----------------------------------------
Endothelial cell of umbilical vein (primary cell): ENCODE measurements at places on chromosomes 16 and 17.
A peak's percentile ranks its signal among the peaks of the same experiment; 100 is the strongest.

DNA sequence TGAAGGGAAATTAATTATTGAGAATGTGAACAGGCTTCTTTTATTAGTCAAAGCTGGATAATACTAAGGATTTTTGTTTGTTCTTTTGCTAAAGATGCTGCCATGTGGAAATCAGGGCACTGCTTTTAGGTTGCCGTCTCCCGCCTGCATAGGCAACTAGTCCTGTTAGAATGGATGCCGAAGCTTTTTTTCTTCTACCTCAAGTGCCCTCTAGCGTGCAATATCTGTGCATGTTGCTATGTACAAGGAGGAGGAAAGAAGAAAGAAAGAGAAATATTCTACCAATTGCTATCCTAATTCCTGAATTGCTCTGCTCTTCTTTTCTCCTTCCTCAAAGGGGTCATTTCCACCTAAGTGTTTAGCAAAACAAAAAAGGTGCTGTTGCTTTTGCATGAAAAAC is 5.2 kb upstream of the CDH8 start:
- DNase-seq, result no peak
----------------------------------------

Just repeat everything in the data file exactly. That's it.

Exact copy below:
Endothelial cell of umbilical vein (primary cell): ENCODE measurements at places on chromosomes 16 and 17.
A peak's percentile ranks its signal among the peaks of the same experiment; 100 is the strongest.

DNA sequence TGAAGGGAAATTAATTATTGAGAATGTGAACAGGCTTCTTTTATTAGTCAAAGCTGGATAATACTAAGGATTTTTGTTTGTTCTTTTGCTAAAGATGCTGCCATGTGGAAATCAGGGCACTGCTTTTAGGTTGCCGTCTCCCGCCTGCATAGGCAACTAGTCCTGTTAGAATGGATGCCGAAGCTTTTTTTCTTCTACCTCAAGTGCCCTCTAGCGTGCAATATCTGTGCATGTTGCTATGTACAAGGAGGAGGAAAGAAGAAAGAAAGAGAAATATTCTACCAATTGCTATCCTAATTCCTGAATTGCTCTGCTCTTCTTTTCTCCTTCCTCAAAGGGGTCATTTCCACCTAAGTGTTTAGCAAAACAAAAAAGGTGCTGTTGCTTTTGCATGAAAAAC is 5.2 kb upstream of the CDH8 start:
- DNase-seq, result no peak